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Language Development


About the Designers
What is language?
Theories of Language Development
The Pre-Linguistic Phase
Beginnings of Intentional Communication
Guidelines for Intentional Communication
Intentional Communication: why?
Four Main Aspects of Language
Aquiring Words
Errors In Word Learning
Fun Facts

Morphemes carry the smallest units of meaning. They cannot be divided, yet they can be big such as with the word elephant, or small such as the 's' in dogs.
ketchup = 1 morpheme
raced = 2 morphemes (race + past tense 'ed')
Mrs. Conner = 1 morpheme (to a child, a person's name is all one word)

Sitting pooch

Children are constantly developing new strategies for learning the meaning of words and relating them. This being said, It is important to point the probably obvious...
Every word has a referent. Every word refers to something. But, a referent isn't the meaning of the word mind you! No no, in fact, the relationship between a name and an object is quite arbitrary (Morris, 1946).
What is more, is that this relationship, however arbitrary, does carry symbolic meaning. For example, the word 'table'.
Think of a table. Go on and picture it!
Goood.. You see, everyone has a different mental image of a table, yet, if one of you saw a different table, one that did not match your mental image you just formed, that doesn't mean that the word 'table'  doesn't have meaning anymore. It still has meaning since the word table is a cognitive construct. Similarly, regardless if the table was different than your mental image, you would still know it was a table. This is because you have grasped the idea of categorical concepts.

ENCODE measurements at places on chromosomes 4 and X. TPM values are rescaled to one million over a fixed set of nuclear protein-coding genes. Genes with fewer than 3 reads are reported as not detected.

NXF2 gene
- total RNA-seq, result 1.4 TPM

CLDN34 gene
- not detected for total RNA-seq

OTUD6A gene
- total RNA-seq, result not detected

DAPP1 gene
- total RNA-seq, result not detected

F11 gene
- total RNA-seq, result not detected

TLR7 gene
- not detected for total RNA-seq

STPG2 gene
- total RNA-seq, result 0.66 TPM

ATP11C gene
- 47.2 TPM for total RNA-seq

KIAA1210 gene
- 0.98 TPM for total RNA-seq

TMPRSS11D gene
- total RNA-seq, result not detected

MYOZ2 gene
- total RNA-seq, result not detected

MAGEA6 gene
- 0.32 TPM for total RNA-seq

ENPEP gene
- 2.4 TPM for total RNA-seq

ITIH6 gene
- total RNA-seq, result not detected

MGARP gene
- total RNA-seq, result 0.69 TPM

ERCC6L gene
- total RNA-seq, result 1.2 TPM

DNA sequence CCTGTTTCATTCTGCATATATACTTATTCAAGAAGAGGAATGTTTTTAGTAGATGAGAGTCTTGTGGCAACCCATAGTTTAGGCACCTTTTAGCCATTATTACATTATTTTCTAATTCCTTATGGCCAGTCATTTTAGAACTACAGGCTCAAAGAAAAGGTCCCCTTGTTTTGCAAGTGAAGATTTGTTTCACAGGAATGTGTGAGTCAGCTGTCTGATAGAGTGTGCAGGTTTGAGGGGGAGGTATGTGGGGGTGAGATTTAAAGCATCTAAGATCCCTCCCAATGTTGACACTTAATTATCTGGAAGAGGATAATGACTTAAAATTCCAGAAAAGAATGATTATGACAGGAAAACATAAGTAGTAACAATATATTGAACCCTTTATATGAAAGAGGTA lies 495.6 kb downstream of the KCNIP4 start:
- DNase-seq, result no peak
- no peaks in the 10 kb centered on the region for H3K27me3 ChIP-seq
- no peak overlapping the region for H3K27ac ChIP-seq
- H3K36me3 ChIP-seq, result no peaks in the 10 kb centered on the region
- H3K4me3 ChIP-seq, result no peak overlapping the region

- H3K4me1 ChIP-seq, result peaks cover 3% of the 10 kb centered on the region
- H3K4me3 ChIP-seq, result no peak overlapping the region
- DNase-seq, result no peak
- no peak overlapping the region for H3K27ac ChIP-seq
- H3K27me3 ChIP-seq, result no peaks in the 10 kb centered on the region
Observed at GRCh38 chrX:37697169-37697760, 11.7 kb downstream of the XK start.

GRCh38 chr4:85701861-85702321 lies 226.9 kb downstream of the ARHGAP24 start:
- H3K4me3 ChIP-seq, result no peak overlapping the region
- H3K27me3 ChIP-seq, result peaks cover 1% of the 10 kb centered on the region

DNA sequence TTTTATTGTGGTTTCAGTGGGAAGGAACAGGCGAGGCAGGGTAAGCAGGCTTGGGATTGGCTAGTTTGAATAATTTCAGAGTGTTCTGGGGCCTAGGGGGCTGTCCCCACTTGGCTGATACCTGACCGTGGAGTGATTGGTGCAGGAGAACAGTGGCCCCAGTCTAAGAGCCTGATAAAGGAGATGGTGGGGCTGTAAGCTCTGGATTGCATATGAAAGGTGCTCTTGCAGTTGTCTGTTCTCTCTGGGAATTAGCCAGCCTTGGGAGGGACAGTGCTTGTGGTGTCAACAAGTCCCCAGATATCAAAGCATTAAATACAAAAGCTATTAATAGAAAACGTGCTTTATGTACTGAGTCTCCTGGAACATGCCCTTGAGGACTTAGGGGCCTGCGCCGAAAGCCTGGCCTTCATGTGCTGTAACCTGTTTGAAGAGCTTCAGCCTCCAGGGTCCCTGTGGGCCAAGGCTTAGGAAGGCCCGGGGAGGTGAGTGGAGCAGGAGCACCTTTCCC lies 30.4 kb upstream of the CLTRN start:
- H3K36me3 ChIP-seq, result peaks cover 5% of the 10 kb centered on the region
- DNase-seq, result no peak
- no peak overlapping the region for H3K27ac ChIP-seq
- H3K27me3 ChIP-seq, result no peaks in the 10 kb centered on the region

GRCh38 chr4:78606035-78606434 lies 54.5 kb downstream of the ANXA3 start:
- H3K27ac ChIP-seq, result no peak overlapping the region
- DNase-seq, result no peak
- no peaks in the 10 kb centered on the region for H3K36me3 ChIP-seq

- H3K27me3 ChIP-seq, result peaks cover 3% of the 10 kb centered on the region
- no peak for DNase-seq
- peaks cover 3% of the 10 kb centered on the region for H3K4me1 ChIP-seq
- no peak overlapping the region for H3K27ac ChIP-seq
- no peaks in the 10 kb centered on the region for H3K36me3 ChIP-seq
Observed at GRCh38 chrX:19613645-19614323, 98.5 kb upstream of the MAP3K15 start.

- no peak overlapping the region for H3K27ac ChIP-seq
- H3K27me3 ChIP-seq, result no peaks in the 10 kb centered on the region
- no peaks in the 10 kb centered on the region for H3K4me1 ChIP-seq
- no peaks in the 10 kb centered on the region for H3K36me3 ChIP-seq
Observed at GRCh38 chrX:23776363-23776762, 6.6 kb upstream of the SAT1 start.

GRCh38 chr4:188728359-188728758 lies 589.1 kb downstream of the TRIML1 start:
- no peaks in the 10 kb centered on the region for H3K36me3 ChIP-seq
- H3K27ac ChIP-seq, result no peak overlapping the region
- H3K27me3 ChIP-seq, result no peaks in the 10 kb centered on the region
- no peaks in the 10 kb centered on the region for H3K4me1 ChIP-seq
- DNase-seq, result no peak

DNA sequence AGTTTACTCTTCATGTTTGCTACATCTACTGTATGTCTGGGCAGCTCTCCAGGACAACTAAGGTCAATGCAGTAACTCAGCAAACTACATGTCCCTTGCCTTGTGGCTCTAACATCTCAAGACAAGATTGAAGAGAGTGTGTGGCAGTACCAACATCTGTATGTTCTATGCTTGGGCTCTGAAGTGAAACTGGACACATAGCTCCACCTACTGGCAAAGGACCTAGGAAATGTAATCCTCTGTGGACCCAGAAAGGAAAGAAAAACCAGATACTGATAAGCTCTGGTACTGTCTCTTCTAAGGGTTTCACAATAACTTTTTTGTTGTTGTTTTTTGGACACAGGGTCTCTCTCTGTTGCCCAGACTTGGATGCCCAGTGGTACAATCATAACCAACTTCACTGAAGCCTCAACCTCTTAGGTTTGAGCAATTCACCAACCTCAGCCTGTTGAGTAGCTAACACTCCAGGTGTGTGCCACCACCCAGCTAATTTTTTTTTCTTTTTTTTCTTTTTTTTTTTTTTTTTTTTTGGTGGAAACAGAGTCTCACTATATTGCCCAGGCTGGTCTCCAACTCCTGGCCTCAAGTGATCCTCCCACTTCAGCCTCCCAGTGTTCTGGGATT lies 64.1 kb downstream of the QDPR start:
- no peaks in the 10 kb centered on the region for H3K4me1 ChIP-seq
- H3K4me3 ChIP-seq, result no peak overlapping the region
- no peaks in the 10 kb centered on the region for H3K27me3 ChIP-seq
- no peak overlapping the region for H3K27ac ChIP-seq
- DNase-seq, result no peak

********************I must add that it is possible for a word and it's referent to have a relationship that is not arbitrary. For example, like where the referent is what any English majors would call an onomatopoeia, meaning, the referent sounds like the word sound. IE: bark, thump, or buzz. (Berko Gleason, J., 2005)

Coffee table

So how are categorical concepts developed?

Semantic Feature View

Child forms a concept based on their view of the underlying features of the objects. Child learns the distinguishing features relevant to each categorical concept. Features are viewed first from general to specific, and there has to be common critical features (or chosen features) in order for an object to be included in the category. For example: dog- four legs, head, furry, then comes has a tail, barks, etc. Thus, it is an additive process. The focus here is on perceptual features.
(Clark, 1974)

Functional Core Hypothesis

Children form a concept by way of viewing objects in terms of instances, as the whole, not a sum of parts or features. Ex: the cocept of 'doll' consists of many objects. You play with a doll, cuddle it, feed it, etc. Objects are looked at for the function, not by perceptual features.

Prototype Theory

Core concepts called prototypes are obtained when they take on a meaning. The child picks the most average example of the category, the one that has the most common characteristics, and compares the novel object to this common example. For ex: what is a more typical bird? a robin? a penguin? You will more than likely say a robin since it has more of the typical features of a bird (it flies and chirps) where as a penguin does not. A child does not categorize other members of their category that do not resemble the prototypes until much later.
(Rosch, 1973)

Probablistic Strategy

Child forms a concept depending on whether the concept has similar features. If it does, then researchers say that the child will put it in the category because of the probability that it belongs. Ex: It looks enough like this, so it is this.